Corporate Governance 2021: Trends to Watch
Renewed crisis-management planning, DE&I initiatives, and other trends making a splash in corporate governance
- Overlapping crises in 2020 created a tipping point in corporate governance
- COVID-19 drives risk planning for corporate boards
- Public pressure builds for DE&I, ESG, and stakeholder capitalism initiatives
- Events present a unique opportunity for a new corporate governance framework
The events of 2020 will have a considerable impact on corporate governance practices through 2021 and beyond. Some stakeholders have issued a challenge to reimagine corporations’ roles and responsibilities in the wake of COVID-19 and economic, social, and environmental unrest.
Corporate directors now face a higher level of visibility and accountability. While each company’s specific circumstances will dictate its focus in 2021, experts project the “black swan” elements of the past year will cause philosophical and operational shifts throughout the business world.
A global tipping point
The past year’s overlapping crises revealed many areas of volatility that demand both immediate attention and long-term solutions. Among the most pressing concerns:
- Sustaining a business in an economy ravaged by the global pandemic
- Public pressure to address systemic racism and income inequality
- The rising human and economic costs of climate change
Corporations have spent the past year meeting these challenges with tactical solutions that temporarily contained possible damage and prioritized getting through the crises intact. Some companies managed to thrive. But the larger, higher-level questions underlying these challenges remain.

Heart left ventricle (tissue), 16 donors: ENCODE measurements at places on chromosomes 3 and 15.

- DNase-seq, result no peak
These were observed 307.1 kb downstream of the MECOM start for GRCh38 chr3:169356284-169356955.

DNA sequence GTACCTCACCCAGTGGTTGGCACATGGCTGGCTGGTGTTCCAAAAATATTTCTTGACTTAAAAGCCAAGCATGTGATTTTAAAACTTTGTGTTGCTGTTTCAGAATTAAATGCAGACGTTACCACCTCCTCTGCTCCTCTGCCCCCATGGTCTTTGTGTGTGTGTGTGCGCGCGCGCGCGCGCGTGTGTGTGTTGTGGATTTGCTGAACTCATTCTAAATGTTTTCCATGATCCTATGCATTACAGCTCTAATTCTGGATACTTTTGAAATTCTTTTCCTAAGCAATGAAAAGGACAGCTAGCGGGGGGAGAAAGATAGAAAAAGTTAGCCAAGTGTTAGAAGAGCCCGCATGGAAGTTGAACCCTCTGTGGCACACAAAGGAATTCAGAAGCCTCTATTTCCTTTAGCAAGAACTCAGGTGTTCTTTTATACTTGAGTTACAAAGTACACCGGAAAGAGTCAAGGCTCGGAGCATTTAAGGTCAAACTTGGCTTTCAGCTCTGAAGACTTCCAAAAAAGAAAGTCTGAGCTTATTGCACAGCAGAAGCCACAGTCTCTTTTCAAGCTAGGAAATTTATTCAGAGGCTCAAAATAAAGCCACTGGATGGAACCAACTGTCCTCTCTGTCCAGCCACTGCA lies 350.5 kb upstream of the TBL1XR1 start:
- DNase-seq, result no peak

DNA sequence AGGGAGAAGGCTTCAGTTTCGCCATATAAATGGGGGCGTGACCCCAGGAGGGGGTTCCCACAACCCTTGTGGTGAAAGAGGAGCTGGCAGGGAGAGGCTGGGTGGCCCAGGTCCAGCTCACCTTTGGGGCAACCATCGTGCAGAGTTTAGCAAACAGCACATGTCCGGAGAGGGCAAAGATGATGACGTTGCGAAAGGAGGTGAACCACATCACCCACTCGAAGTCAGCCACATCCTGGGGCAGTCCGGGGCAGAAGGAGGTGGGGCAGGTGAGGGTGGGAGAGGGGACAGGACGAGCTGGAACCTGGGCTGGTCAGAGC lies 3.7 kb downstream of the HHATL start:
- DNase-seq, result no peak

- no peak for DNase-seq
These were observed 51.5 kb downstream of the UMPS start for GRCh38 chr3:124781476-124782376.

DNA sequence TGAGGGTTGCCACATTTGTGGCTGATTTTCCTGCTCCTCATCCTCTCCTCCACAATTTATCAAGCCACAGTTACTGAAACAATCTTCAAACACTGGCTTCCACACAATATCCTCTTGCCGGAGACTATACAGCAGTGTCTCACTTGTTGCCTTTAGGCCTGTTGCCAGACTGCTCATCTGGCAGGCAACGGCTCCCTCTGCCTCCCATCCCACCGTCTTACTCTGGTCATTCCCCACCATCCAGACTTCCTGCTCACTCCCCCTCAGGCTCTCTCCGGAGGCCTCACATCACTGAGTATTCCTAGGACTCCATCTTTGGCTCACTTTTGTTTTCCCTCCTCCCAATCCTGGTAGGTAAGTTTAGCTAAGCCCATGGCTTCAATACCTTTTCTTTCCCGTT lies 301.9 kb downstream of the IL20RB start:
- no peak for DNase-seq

The concept of corporate responsibility that extends beyond financial payments to shareholders has taken on added weight. The essential role of the corporation in society—its obligations and its allowances—is under scrutiny.
Directors are charged with maintaining their companies’ financial health while balancing the competing interests of multiple stakeholders.
The COVID-19 implications for corporate boards
The sudden onset of COVID-19 uniquely tested corporate crisis-management mechanisms. But an overwhelming majority of international directors self-reported being pleased with their response to the pandemic and the quality of their oversight, according to a survey conducted by the National Association of Corporate Directors (NACD). Almost a third of respondents credited prior scenario planning for their success.
According to the surveyed directors, this COVID-19 experience has increased the emphasis on risk planning, including bringing in experts to design scenario-specific risk-mitigation strategies, such as those designed to address employees’ health and safety. Cybersecurity and technology-focused risk management have also become high-priority items for boards to discuss.
Company directors are also prioritizing issues related to human capital management, starting with the physical and mental wellness of their employees. The pandemic shed light on mental health issues, demanding increased support for benefits targeting employee well-being. And the overall treatment of front-line and essential workers has commanded the public’s attention and became a major concern for corporate leaders. Public relations and ethical worries have gained similar status to legal ones, in this regard.